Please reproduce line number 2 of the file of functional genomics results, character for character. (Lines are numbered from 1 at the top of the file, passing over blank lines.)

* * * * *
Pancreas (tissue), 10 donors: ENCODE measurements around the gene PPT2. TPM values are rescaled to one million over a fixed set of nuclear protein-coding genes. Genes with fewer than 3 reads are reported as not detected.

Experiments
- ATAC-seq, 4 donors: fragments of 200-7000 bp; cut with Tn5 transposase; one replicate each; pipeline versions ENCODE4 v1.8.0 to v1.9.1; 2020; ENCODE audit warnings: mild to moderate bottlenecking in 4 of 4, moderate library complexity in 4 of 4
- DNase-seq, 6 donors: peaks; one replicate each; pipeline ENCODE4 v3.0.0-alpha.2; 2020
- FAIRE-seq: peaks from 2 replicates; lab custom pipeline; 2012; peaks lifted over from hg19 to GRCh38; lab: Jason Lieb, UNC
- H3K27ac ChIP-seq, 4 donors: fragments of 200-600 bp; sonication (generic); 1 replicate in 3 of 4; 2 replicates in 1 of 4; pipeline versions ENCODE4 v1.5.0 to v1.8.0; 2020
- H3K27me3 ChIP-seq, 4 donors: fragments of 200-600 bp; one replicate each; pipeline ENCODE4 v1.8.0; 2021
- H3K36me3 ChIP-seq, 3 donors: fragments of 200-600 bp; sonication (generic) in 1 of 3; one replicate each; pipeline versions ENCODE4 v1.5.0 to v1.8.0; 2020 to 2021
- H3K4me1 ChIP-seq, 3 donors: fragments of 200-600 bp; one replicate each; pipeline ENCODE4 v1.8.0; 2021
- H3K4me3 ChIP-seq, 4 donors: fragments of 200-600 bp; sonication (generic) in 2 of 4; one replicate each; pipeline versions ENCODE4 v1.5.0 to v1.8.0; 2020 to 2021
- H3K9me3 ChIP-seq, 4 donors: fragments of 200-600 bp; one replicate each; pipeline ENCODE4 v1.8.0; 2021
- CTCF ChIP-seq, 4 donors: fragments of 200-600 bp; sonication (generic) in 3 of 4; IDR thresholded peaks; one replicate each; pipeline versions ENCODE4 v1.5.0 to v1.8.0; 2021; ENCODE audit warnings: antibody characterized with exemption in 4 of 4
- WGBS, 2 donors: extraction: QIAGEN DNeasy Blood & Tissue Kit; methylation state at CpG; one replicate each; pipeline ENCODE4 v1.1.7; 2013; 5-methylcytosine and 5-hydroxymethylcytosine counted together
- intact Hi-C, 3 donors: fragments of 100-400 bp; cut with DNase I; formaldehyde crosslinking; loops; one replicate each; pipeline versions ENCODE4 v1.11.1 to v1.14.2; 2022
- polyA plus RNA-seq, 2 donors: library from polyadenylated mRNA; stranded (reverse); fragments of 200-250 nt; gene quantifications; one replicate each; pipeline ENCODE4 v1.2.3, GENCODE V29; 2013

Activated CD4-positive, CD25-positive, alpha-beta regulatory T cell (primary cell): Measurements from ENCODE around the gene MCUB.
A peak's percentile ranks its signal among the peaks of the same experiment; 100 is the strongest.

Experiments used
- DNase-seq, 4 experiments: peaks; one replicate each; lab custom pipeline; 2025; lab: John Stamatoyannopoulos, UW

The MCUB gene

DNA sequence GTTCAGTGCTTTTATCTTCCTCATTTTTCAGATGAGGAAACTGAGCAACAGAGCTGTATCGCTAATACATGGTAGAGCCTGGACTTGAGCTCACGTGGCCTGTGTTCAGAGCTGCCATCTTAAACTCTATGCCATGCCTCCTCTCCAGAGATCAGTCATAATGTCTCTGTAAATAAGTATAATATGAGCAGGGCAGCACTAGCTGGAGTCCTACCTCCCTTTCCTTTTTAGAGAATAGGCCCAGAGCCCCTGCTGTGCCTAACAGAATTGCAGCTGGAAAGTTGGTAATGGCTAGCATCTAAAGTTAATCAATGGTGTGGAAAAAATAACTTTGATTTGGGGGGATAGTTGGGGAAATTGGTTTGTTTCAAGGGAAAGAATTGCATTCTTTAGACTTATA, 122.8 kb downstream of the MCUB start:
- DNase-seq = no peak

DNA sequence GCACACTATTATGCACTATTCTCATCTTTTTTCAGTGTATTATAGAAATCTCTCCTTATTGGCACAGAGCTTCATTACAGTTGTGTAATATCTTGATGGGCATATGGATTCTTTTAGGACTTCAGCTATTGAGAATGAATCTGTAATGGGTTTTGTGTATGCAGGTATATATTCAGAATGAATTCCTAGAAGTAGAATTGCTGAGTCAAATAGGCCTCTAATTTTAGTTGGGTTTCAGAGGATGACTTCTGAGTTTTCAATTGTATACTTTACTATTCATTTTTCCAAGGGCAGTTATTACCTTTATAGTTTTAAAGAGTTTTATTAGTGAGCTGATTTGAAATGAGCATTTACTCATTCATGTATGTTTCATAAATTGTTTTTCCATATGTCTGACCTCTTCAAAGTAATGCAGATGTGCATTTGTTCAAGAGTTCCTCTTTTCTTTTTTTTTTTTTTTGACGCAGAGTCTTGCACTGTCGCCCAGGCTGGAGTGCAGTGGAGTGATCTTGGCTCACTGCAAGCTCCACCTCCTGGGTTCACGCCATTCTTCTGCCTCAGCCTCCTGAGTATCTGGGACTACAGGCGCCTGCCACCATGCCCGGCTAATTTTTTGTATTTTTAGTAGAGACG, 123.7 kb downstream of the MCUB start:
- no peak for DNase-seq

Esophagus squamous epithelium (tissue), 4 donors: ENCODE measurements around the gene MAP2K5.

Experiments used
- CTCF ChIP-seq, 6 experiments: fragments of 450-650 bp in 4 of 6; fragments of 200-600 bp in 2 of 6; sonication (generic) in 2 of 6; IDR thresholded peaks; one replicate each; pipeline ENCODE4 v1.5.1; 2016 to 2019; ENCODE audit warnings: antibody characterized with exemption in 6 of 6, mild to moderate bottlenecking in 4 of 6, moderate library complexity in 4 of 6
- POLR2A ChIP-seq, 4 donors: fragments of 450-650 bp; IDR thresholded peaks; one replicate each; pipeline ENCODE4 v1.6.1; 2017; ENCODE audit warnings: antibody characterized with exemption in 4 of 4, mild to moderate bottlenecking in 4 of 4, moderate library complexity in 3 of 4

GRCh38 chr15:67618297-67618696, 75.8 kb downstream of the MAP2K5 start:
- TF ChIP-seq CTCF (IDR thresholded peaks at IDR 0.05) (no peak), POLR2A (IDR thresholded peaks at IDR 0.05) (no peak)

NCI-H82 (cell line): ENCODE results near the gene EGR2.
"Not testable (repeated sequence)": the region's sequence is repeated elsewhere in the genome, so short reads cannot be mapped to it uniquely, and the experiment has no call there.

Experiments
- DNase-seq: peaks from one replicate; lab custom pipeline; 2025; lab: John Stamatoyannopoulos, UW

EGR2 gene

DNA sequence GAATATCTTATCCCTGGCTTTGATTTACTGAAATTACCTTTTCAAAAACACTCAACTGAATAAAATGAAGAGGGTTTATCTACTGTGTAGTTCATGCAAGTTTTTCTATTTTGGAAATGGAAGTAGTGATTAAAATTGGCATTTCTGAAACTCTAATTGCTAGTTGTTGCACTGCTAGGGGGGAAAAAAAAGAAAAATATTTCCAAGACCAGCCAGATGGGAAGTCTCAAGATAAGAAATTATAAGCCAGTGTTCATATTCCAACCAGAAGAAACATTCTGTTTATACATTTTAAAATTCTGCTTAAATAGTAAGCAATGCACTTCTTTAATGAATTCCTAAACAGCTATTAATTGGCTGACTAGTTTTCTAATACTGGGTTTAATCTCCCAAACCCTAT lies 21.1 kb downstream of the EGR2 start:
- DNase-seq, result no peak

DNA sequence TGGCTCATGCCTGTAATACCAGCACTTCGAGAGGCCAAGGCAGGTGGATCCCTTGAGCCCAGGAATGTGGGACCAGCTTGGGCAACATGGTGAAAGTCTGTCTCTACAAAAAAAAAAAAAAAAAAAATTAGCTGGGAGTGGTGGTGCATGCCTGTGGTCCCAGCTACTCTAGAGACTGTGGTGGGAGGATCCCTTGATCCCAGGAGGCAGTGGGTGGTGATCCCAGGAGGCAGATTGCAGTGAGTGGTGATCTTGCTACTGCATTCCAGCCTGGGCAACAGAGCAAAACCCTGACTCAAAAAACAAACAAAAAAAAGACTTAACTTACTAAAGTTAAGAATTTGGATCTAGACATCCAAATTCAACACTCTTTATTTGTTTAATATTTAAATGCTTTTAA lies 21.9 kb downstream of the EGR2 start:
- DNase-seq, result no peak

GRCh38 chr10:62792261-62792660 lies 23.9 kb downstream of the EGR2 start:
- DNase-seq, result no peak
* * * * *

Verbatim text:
Experiments